Property owners who sold over the three months to December, pocketed a median profit of $420,000, latest data shows.
CoreLogic's quarterly Pain and Gain Report shows 99.3 percent of properties sold over the December 2021 quarter were sold for more than the purchase price, up from 99.2 percent over the third quarter.
Across all properties resold over the quarter (excludes new builds), the median resale profit was $420,000. Since the start of the COVID-19 pandemic (quarter two, 2020), CoreLogic said the median resale profit has almost doubled.
The median period between buying and selling was 7.1 years.
Referring to the December quarter gain as a "record-high", CoreLogic chief economist Kelvin Davidson told Newshub it reflects a hot market, where demand exceeded supply.
Putting the median $420,000 gain into perspective, Davidson said profits were made over a median time frame of seven years. For owner-occupiers who bought elsewhere, it represents a 'paper gain'.
"For owner-occupiers, their property has gone up, they might have sold for $420,000 more than they paid, but so has everything else - that $420,000 is just going to go straight back into the next property," Davidson said.
Owner-occupiers looking to move often do better when the market is softer. This is because in a hot property market, owner-occupiers tend to use all of their equity, and take on more debt.
“Unless they’re downsizing or moving to a cheaper location, these resale gains are not typically cash windfalls," Davidson said.
"In most cases, any profit made from a resale will need to be injected straight back into a new property, with 'trade ups' actually likely to involve higher debt levels in many cases, too."
Median profits across New Zealand's main cities
At $593,000, Wellington had the biggest median resale profit over the December quarter, CoreLogic data shows. This was followed by Auckland, at $585,000.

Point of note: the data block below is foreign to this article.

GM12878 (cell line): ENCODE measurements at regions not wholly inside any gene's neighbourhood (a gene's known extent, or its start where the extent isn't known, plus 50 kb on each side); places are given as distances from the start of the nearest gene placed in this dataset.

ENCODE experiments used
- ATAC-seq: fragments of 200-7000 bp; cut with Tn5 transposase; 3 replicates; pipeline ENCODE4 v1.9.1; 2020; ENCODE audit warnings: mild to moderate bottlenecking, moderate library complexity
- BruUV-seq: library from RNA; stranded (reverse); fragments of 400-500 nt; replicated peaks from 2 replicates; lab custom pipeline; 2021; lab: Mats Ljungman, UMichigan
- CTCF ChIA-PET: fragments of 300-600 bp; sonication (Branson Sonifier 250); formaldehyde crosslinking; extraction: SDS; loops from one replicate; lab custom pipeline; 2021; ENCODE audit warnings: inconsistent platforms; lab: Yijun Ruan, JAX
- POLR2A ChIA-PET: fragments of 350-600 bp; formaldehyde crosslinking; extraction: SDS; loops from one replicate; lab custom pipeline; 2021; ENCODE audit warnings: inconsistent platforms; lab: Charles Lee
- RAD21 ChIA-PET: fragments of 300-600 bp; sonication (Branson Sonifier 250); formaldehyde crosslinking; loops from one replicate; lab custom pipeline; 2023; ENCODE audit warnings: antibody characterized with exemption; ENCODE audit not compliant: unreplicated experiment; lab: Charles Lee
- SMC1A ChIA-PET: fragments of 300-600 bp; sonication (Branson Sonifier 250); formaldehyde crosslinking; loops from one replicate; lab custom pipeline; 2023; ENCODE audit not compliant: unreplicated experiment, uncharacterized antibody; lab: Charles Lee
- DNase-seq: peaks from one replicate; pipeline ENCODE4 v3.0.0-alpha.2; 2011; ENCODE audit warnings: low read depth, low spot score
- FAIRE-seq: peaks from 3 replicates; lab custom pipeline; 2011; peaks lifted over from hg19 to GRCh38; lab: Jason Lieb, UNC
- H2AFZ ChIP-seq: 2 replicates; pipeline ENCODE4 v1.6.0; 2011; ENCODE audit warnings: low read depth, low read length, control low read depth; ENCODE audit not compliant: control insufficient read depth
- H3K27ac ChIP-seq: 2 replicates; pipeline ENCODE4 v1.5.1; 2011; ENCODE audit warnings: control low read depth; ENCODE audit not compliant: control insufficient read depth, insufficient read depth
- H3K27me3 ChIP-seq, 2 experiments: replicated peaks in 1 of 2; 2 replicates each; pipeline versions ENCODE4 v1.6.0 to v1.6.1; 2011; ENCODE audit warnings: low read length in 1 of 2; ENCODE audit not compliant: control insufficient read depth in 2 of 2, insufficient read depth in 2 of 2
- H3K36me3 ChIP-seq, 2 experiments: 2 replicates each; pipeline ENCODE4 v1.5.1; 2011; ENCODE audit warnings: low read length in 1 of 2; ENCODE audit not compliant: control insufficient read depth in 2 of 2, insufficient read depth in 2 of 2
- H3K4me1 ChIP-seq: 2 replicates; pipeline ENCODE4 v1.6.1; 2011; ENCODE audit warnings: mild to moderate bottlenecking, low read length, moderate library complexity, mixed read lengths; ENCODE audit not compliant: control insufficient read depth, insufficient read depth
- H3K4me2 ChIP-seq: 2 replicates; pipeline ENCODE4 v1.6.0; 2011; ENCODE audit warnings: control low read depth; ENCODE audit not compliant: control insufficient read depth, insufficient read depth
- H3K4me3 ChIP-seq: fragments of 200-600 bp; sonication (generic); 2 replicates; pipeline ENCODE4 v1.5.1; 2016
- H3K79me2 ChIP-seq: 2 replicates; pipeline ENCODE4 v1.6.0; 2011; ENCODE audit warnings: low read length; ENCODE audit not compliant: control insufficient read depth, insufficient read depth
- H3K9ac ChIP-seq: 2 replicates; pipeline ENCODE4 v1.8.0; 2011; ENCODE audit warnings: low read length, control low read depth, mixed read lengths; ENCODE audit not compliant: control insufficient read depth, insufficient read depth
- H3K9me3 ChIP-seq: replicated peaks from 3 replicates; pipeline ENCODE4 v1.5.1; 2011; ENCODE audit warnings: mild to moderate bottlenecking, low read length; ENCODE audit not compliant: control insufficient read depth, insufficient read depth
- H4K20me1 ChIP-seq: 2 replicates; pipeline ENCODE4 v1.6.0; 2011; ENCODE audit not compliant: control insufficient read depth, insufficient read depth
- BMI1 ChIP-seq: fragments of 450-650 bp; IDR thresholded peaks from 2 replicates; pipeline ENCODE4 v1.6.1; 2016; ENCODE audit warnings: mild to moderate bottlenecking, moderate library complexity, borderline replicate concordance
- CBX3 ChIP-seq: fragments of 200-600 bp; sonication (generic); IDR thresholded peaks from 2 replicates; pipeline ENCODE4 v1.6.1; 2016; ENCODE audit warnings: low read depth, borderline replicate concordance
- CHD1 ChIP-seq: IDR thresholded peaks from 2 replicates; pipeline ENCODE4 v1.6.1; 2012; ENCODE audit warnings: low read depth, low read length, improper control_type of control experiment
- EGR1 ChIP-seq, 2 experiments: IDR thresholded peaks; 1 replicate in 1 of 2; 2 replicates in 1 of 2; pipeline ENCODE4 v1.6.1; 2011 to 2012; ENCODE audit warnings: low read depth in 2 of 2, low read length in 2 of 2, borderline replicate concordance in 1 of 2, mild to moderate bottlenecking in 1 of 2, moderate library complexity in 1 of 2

At 99.4 percent, Christchurch showed the biggest rise in the proportion of profit-making sales. The median gross loss in the city was the lowest, at $3500, followed by Wellington, at $4000.
Across each of the six main centres, at least 99 percent of property resales over the December quarter sold for more than the purchase price, data shows.
At 99.8 percent, Tauranga showed the highest proportion of properties resold for gain, followed by Dunedin at 99.6 percent, and Hamilton at 99.5 percent.
Looking ahead, as the property market moves past its peak, even if there are moderate declines in house prices, CoreLogic doesn't expect median price gains to be eroded. This is because homeowners have built up equity over time.
Due to doubling of brightline rules for existing properties, phased out tax deductibility on interest expenses, and forecasts of moderate price declines, there's less of an opportunity for investors to make fast profits.
"For your average investor who is in there for a quick tax-free capital gain, the opportunity is less than it used to be…not only because of tax, but also because we think the gains will go down.
"To make a target return, you are going to have to wait longer," Davidson added.